I lost an ovary in my 20s. Your ovaries continue to make smaller amounts of hormones after menopause. If you have a full hysterectomy you'll feel the effects of the hormone loss. I wouldn't do it.
I wouldn't even have the one ovary with the cyst on it removed if they could possibly just remove the cyst itself! I'm 53 and post-menopausal, and had a large complex cyst on my left ovary 7 weeks ago. It had basically "killed" my ovary so they had to remove that one. I had told my gyno to go ahead and remove the right one as well, just so I wouldn't have to go through this again, but after doing a bunch of research (and talking to my primary care doc), I found out that we need to keep as much of our female parts as we can!!!!!! So I kept my right one. Even after menopause, your ovaries are still producing much-needed hormones. Check out "old before my time" - she had a terrible experience with basically being forced into having a total hysterectomy before menopause and she so regrets it. I'm sure she'll probably weigh in soon with her experience; if not - she's listed under "Top Women's Health Answers" on the right side of the screen - send her a message and she'll tell you all about it.
Thanks DMSing. By all means, Mya, you do NOT want to have any of your sex organs / "reproductive" parts removed (absent cancer of course).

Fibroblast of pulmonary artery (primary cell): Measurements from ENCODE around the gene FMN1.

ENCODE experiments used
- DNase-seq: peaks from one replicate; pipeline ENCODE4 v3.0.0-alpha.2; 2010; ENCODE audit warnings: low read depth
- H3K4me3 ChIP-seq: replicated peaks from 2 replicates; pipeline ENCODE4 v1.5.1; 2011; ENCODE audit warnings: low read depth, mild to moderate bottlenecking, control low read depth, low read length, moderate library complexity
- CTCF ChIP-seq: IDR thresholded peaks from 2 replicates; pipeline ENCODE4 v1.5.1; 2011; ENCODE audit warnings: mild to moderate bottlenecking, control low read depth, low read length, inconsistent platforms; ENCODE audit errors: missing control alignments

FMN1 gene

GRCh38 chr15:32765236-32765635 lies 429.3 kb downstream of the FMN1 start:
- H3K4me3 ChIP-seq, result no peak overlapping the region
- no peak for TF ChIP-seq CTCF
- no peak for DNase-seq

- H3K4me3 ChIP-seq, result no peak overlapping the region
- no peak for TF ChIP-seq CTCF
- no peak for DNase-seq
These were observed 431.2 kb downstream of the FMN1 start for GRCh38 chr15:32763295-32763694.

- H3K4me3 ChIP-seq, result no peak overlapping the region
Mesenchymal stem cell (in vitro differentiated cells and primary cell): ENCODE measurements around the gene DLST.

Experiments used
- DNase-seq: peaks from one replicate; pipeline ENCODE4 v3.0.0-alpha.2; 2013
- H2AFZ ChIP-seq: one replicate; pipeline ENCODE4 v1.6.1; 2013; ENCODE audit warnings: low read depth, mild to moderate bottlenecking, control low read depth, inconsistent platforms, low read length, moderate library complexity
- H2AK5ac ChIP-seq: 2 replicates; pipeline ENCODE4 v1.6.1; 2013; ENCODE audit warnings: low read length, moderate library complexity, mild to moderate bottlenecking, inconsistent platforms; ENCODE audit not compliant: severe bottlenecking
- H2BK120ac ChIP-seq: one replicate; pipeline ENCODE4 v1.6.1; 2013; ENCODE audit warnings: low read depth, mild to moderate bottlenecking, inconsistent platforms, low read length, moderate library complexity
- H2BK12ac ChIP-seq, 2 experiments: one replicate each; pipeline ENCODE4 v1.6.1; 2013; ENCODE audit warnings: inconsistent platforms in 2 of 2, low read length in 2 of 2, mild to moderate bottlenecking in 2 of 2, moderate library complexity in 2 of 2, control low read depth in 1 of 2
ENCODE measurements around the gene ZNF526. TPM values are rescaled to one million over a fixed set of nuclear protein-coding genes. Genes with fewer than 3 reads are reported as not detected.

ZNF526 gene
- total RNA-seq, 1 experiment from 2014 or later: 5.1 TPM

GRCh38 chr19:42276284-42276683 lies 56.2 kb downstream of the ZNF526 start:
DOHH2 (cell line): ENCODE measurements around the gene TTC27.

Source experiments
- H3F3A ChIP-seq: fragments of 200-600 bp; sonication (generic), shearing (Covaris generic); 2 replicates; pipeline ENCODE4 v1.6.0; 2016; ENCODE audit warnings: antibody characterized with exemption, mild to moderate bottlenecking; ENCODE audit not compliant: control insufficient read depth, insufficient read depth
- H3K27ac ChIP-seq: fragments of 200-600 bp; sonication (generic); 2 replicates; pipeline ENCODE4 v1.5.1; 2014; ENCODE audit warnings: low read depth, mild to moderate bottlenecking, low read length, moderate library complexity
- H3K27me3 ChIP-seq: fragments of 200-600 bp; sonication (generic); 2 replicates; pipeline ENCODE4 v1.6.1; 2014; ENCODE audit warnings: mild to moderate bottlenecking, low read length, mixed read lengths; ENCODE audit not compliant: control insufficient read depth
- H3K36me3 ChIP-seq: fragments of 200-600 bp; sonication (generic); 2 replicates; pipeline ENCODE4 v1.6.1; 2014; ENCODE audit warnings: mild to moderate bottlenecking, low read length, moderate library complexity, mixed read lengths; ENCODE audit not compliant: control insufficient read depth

What type of cyst do they think it is? 4.5cm is still on the small size and may very well resolve on its own as most do. I have to wonder if it's a different cyst from the one you had in February 2017 since ovarian cysts are common and usually come and go.
Although women's sex organs are treated as disposable, they have lifelong functions and they all work together. So removal of one (an ovary, the uterus, even tubes) has been shown to cause permanent harm.
The uterus has anatomical / organ, anatomical / skeletal, sexual and hormonal functions. That is why its removal is associated with bladder and bowel problems especially in the long-term. The uterine ligaments are the pelvis' support structures keeping the spine, hips and rib cage where they belong. That's why hysterectomized women have shortened, thickened midsections and no curve in their lower backs. This not only destroys our figures but also leads to chronic back, hip and leg pain. The uterus plays a key role in sexual desire and response. And it works along with the ovaries to produce hormones which are the "essence" of life and being as well as health powerhouses for all organs and tissues. Numerous studies show that removal of one or both ovaries does more harm than good when done for benign conditions. One study showed that removal of both ovaries even at the age of 75 was associated with earlier mortality.
This website is a good resource about ovarian cysts and how skilled surgeons can do cystectomies that preserve the ovary (if you end up needing surgery) - http://ovaryresearch.com/ovarian_cysts.htm. This "Ovaries for Life" website is a good resource for the importance of our ovaries and the overuse of their removal - http://www.overy.org/. It links to a lengthy list of medical study (and other) citations. The HERS Foundation is a good resource for understanding the many adverse effects of hysterectomy.
I hope this helps! Please keep us posted on what you find out at your appointment.